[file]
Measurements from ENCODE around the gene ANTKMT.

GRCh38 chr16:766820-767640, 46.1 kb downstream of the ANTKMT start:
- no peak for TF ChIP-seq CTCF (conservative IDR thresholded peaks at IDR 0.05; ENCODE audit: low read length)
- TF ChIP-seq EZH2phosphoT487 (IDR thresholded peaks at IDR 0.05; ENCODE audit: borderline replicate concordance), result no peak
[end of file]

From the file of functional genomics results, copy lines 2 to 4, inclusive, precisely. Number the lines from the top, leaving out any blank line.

GRCh38 chr16:766820-767640, 46.1 kb downstream of the ANTKMT start:
- no peak for TF ChIP-seq CTCF (conservative IDR thresholded peaks at IDR 0.05; ENCODE audit: low read length)
- TF ChIP-seq EZH2phosphoT487 (IDR thresholded peaks at IDR 0.05; ENCODE audit: borderline replicate concordance), result no peak